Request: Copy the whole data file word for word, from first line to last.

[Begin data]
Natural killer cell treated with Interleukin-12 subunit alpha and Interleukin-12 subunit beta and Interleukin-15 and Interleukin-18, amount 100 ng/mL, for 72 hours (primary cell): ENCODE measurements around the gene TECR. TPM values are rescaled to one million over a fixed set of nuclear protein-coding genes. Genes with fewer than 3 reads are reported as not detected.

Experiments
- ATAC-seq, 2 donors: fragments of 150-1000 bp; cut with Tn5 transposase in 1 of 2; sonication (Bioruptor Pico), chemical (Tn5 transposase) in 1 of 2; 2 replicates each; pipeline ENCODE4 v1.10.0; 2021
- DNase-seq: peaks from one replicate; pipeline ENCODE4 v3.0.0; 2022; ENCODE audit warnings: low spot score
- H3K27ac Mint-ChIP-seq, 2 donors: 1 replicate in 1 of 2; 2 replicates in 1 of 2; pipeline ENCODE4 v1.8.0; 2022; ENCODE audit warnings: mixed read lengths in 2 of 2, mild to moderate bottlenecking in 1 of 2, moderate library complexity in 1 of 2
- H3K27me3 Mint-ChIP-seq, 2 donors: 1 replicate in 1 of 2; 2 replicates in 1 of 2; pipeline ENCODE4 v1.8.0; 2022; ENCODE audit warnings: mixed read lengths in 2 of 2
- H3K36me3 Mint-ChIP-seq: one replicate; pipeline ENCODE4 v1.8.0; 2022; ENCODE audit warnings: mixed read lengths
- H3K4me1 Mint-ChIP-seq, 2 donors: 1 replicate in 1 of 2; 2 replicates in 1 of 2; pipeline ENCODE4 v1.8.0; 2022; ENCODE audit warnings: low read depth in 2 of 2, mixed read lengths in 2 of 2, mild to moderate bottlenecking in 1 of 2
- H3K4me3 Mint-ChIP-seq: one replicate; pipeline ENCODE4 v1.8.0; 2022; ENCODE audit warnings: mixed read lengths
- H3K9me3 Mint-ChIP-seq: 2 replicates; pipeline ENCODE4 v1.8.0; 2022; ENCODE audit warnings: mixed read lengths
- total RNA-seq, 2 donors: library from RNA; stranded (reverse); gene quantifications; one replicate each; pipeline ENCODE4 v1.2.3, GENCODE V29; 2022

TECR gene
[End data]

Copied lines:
Natural killer cell treated with Interleukin-12 subunit alpha and Interleukin-12 subunit beta and Interleukin-15 and Interleukin-18, amount 100 ng/mL, for 72 hours (primary cell): ENCODE measurements around the gene TECR. TPM values are rescaled to one million over a fixed set of nuclear protein-coding genes. Genes with fewer than 3 reads are reported as not detected.

Experiments
- ATAC-seq, 2 donors: fragments of 150-1000 bp; cut with Tn5 transposase in 1 of 2; sonication (Bioruptor Pico), chemical (Tn5 transposase) in 1 of 2; 2 replicates each; pipeline ENCODE4 v1.10.0; 2021
- DNase-seq: peaks from one replicate; pipeline ENCODE4 v3.0.0; 2022; ENCODE audit warnings: low spot score
- H3K27ac Mint-ChIP-seq, 2 donors: 1 replicate in 1 of 2; 2 replicates in 1 of 2; pipeline ENCODE4 v1.8.0; 2022; ENCODE audit warnings: mixed read lengths in 2 of 2, mild to moderate bottlenecking in 1 of 2, moderate library complexity in 1 of 2
- H3K27me3 Mint-ChIP-seq, 2 donors: 1 replicate in 1 of 2; 2 replicates in 1 of 2; pipeline ENCODE4 v1.8.0; 2022; ENCODE audit warnings: mixed read lengths in 2 of 2
- H3K36me3 Mint-ChIP-seq: one replicate; pipeline ENCODE4 v1.8.0; 2022; ENCODE audit warnings: mixed read lengths
- H3K4me1 Mint-ChIP-seq, 2 donors: 1 replicate in 1 of 2; 2 replicates in 1 of 2; pipeline ENCODE4 v1.8.0; 2022; ENCODE audit warnings: low read depth in 2 of 2, mixed read lengths in 2 of 2, mild to moderate bottlenecking in 1 of 2
- H3K4me3 Mint-ChIP-seq: one replicate; pipeline ENCODE4 v1.8.0; 2022; ENCODE audit warnings: mixed read lengths
- H3K9me3 Mint-ChIP-seq: 2 replicates; pipeline ENCODE4 v1.8.0; 2022; ENCODE audit warnings: mixed read lengths
- total RNA-seq, 2 donors: library from RNA; stranded (reverse); gene quantifications; one replicate each; pipeline ENCODE4 v1.2.3, GENCODE V29; 2022

TECR gene